The earliest record of an organ in Saint Patrick's is in 1471 when Archbishop Tregury bequeathed 'a pair of organs' for use in the Lady Chapel. During the next two centuries there are various records of payments to organists. Of the many organs in Saint Patrick’s Cathedral, the most visually impressive must have been that of Renatus Harris in 1697, built on a screen dividing the nave from the choir, an earlier plan in 1678 having come to nothing. It was completed by 11 March 1697 and extra stops were added two months later; it is thought that the Great No. 4 Diapason and Choir Stopped Diapason in the current organ date from this instrument. At some stage in the eighteenth century a third manual was added and in 1751 a new organ was installed in the Lady Chapel. The main organ was repaired in 1815 by Messrs Gray of London. Pedal diapasons were added by Bucher and Fleetwood, who took charge of the organ until 1831 when it was taken over by Telford and Telford of Dublin.
By the 1850s the organ was in a state of disrepair and in 1865 it was rebuilt by Bevington of London, retaining many of the old organ pipes. As part of the Guinness restoration the organ, which had stood on the choir screen, was moved to the north choir aisle. A fourth manual was added in 1881 by Telford, who also undertook repairs when the organ was damaged by a falling buttress in 1882.
In 1902 a new organ was built, incorporating some of the existing pipework, by Henry Willis and Sons, in a specially constructed chamber in the triforium above the north choir aisle. This was a major undertaking; flying buttresses similar to those on the south side of the choir were partly removed and the chamber was built on to the north side in keeping with the original architecture. Access was provided by a spiral staircase of marble, designed by Sir Thomas Drew. ‘Father’ Willis planned the new organ in consultation with Sir George Martin, organist of Saint Paul’s Cathedral, London, where there is an earlier ‘Father’ Willis instrument. Willis's son Henry completed the job, distinguishing himself in his treatment of the powerful reed stops.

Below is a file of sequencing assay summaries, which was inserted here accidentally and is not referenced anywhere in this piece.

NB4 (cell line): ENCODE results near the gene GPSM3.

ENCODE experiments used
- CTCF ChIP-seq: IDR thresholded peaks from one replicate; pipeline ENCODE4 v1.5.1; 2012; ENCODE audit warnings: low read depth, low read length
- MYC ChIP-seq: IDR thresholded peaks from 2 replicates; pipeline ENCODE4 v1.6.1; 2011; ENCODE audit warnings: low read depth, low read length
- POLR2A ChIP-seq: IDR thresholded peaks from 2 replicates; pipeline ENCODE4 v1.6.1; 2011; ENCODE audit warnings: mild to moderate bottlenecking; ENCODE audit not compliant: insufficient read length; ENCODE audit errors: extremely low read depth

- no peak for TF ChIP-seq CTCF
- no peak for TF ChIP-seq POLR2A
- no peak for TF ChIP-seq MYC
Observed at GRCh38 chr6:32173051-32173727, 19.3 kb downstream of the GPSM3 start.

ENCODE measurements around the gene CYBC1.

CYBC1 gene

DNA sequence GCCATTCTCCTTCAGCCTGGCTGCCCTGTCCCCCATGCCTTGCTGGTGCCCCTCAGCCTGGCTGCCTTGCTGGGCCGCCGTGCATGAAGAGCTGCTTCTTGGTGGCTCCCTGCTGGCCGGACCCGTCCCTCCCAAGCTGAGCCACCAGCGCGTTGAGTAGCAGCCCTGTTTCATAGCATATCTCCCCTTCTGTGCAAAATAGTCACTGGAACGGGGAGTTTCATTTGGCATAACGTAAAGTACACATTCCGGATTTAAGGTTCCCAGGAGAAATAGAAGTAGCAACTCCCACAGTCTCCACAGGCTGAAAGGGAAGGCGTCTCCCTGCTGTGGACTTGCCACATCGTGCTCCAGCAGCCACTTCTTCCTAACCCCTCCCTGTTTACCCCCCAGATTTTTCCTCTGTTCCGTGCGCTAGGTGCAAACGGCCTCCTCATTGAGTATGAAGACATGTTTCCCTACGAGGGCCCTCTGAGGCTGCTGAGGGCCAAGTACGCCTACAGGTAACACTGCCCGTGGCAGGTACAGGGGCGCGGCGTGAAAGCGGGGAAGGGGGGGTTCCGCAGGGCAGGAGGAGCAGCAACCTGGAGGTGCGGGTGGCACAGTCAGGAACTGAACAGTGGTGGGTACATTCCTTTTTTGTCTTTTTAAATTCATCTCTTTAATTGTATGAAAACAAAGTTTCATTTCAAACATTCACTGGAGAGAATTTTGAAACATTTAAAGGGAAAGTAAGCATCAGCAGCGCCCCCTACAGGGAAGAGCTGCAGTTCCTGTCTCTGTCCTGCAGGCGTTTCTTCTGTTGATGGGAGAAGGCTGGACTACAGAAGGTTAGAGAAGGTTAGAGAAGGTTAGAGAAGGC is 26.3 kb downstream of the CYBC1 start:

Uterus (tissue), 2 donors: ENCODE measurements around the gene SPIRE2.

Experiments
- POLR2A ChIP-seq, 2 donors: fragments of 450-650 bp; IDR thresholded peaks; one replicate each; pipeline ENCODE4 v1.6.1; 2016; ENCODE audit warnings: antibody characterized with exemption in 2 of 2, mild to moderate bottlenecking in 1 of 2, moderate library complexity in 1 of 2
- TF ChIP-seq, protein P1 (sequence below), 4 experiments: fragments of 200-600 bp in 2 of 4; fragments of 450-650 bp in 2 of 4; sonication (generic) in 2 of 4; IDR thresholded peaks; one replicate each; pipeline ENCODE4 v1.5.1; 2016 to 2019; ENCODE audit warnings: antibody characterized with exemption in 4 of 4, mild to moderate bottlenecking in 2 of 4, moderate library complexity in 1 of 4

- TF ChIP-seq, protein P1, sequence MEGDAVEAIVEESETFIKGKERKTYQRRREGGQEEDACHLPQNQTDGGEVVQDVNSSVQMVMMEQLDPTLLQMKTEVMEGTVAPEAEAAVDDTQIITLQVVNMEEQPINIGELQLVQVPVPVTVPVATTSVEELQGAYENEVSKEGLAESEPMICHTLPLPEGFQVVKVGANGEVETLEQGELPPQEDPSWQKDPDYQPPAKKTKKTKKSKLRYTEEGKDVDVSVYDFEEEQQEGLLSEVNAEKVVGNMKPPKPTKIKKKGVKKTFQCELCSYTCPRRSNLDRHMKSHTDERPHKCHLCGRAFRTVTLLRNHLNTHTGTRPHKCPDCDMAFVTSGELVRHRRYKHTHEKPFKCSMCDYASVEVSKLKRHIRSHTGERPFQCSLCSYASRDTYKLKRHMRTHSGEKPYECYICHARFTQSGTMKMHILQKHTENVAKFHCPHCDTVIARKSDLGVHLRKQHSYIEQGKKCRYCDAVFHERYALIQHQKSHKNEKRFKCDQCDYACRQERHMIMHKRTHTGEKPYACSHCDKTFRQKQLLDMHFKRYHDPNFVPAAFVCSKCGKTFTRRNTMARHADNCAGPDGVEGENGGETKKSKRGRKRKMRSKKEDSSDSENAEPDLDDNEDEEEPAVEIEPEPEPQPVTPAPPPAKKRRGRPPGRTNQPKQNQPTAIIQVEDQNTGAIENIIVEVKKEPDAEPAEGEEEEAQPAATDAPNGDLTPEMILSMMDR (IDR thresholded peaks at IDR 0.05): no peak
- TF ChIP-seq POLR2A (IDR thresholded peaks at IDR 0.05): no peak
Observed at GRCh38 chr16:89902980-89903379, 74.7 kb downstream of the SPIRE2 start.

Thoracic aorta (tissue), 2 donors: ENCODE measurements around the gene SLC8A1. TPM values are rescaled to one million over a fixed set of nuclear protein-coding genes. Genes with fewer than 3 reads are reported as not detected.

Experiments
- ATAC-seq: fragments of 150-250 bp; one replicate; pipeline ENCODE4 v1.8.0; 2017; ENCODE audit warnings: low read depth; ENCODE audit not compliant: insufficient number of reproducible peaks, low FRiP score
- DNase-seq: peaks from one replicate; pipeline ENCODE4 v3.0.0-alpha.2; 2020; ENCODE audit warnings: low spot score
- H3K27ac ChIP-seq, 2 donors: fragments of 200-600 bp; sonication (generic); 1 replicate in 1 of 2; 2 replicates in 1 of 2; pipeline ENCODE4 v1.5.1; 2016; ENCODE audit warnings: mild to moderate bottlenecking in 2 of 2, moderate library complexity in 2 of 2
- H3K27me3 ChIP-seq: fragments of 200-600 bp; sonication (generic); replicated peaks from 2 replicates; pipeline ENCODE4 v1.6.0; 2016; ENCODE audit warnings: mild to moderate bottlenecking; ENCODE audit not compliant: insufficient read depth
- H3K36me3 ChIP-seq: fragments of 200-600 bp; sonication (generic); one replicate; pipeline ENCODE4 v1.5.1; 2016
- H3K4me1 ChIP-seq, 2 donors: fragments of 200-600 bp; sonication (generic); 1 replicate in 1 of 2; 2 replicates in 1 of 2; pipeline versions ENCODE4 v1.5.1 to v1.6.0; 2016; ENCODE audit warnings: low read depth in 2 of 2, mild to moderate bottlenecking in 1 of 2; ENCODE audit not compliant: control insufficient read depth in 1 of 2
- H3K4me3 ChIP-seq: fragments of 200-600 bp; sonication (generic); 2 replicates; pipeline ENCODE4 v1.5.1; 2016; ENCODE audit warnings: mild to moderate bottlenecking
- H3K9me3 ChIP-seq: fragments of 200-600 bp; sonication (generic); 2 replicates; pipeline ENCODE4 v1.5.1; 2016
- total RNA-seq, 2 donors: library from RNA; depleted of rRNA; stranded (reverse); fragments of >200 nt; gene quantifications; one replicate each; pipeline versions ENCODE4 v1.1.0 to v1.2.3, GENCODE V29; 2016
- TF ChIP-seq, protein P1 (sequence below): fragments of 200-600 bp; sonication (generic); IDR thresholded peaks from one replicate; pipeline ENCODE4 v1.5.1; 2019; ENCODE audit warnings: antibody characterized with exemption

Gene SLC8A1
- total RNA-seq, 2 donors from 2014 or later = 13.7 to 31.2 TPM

When the instrument was rebuilt in 1963, by J. Walker & Sons, little modification was made to the original design, but a good deal of upperwork was grafted on to the specifications. In line with the prevailing taste of the day, much of the original orchestral palette of the choir organ was displaced by mutation and mixture stops. The original tubular pneumatic action was replaced by electro-pneumatic action and a new console provided in the Walker house style of the time, which featured adjustable pistons via setterboard. This was upgraded in the 1980s to a solid state system.
The original Willis console of the organ is preserved in the Cathedral as a memorial to George Hewson. Harrison & Harrison Ltd of Durham carried out some work in 1995, including cleaning of the instrument and revision of the mixturework to bring it closer to Willis models, most especially the installation of a new tierce mixture on the Great, which replaced a somewhat shrill Walker Scharf dating from 1963.
Since the 1990s the organ has been in the care of Trevor Crowe, who is executing a phased programme of work to address both mechanical and tonal issues outstanding from the 1963 rebuild. This work has included the installation of new blowing plant (replacing blowers which dated from 1910!), work on the winding system, replacement of key and stop actions, upgrading of the electrical system and restoration of the swell Vox Humana, replacing a mixture II (a 1963 addition), as per the original scheme. It is hoped also to replace the orchestral ranks lost from the choir organ at a future date.
We are privileged to have one of the finest late romantic cathedral organs in the world, and are grateful to the Dean and Chapter for their ongoing commitment to keep the organ at the peak of health.
Recordings of the Cathedral Organ are available from the Cathedral Shop.